While Amazon is facing scrutiny from Congress and the Federal Trade Commission in the U.S., European regulators have launched an investigation of the online giant.
On Wednesday, July 17, the European Commission (EC) announced that it had opened a formal antitrust investigation to assess whether Amazon’s use of sensitive data from independent retailers that sell on its marketplace is in breach of European Union (EU) competition rules. The EC is the executive arm of the EU.
News of the EC investigation came in the same week that the U.S. House of Representatives Antitrust Subcommittee held a hearing looking into possible antitrust violations by Amazon, Apple, Facebook, and Google, and that the American Booksellers Association wrote the FTC urging it to investigate Amazon for violation Sections I and II of the Sherman Act.
“European consumers are increasingly shopping online,” Commissioner Margrethe Vestager, in charge of competition policy, said in a statement. “E-commerce has boosted retail competition and brought more choice and better prices. We need to ensure that large online platforms don't eliminate these benefits through anti-competitive behavior. I have therefore decided to take a very close look at Amazon’s business practices and its dual role as marketplace and retailer, to assess its compliance with EU competition rules.”
The EU noted that Amazon has a “dual role as a platform,” in that it sells products on its website while also providing a marketplace where independent sellers can sell products to consumers.
The Booksellers Association of the U.K. and Ireland (BA) had reached out to the EC in 2015 with concerns over Amazon, and it hailed the EC’s decision to investigate the online giant. “We are delighted with this action and hope the investigation results in much more robust regulation of online platforms,” said Meryl Halls, managing director for BA, “and signals an appetite for a curbing of the relentless power of the online giants.”
Halls said the investigation marks a “significant development” for Amazon Marketplace traders, some of whom are booksellers. “It’s heartening to see the authorities putting Amazon’s business practices under scrutiny once again,” said Halls. “The level playing field has been absent a long time in retail, and one of the ways more traditional high street retailers have responded is to use Amazon Marketplace to reach customers online — only to have the company which is effectively their online landlord also allegedly compromising their proprietary sales data.”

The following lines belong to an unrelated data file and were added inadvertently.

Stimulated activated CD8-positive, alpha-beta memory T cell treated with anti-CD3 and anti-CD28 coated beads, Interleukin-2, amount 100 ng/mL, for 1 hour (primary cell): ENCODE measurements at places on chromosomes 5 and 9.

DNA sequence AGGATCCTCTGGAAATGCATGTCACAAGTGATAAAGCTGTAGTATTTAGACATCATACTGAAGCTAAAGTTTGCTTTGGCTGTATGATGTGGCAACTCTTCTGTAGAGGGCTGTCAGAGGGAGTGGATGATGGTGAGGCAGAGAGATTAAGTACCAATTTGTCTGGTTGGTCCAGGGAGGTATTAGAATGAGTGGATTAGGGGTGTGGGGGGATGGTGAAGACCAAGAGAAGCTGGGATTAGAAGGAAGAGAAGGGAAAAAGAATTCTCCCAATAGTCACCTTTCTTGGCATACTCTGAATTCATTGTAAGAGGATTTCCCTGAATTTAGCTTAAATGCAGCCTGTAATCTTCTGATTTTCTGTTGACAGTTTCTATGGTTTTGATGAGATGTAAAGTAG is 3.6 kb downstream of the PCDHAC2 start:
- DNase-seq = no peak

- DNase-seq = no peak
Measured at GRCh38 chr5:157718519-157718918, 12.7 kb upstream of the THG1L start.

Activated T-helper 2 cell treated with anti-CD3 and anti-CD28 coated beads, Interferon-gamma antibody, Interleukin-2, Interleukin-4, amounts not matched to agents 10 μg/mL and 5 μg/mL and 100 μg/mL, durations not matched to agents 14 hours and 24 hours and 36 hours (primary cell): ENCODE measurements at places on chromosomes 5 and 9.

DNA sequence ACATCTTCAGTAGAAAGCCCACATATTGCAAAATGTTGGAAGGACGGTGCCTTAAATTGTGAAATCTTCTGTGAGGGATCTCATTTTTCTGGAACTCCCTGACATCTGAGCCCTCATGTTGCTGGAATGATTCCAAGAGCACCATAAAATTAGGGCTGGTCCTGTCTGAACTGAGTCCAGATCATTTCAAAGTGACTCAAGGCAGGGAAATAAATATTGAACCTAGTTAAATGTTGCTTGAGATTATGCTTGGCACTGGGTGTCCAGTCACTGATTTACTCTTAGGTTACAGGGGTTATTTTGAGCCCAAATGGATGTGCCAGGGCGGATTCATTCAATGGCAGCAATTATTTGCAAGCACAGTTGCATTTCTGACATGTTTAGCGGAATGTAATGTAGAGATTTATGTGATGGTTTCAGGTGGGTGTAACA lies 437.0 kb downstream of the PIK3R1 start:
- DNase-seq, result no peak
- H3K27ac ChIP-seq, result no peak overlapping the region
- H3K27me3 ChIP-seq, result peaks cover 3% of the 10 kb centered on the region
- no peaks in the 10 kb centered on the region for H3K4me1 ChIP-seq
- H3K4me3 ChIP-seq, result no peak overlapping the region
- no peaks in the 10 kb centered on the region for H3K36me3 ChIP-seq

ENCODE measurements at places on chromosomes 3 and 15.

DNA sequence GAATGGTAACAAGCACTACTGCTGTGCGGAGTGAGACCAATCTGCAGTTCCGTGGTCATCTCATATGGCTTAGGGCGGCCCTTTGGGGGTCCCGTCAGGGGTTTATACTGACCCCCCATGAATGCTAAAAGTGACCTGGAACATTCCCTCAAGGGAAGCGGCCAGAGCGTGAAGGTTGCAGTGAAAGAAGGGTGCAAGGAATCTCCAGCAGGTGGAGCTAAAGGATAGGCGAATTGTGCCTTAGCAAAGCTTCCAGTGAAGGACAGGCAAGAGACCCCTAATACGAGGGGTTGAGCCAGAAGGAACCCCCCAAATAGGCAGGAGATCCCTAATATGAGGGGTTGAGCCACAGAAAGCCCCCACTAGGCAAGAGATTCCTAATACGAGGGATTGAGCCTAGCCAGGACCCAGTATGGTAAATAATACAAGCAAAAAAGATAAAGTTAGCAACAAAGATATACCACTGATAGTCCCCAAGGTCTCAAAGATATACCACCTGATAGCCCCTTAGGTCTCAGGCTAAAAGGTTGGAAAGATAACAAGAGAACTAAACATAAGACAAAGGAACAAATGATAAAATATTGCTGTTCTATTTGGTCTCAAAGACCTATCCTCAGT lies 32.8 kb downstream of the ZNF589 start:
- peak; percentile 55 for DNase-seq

In a statement, Amazon said, “We will cooperate fully with the European Commission and continue working hard to support businesses of all sizes and help them grow,” as reported by the New York Times.
When providing a marketplace for independent sellers, Amazon continuously collects data about the activity on its platform, according to the EC, which noted that “Amazon appears to use competitively sensitive information — about marketplace sellers, their products and transactions on the marketplace.”
The EC investigation will focus in part on the standard agreements between Amazon and marketplace sellers that allow Amazon’s retail business to analyze and use third-party seller data. The investigation will also look at how Amazon’s accumulation of seller data impacts competition.
In related news, Amazon, along with Apple, Facebook, and Google, are under increased scrutiny from U.S. lawmakers and the FTC. On Tuesday, July 16, the U.S. House of Representatives Antitrust Subcommittee held a hearing to examine the impact of market power of online platforms on innovation and entrepreneurship. The subcommittee, led by Chairman David N. Cicilline (RI-01), heard from two panels of witnesses, including Stacy Mitchell, co-director of the Institute for Local Self-Reliance (ILSR), as well as representatives from Google, Amazon, Facebook, and Apple.
The American Booksellers Association is urging the Federal Trade Commission Bureau of Competition Technology Task Force to investigate Amazon’s anticompetitive conduct and rapidly growing dominance in the technology sector. In a comprehensive 21-page letter, ABA CEO Oren Teicher makes the case against Amazon for antitrust violations, providing FTC regulators with a thorough examination as to how “industry trends and data clearly indicate that Amazon is well on its way to becoming a tech industry monopoly, and it is already a monopoly in the book industry.”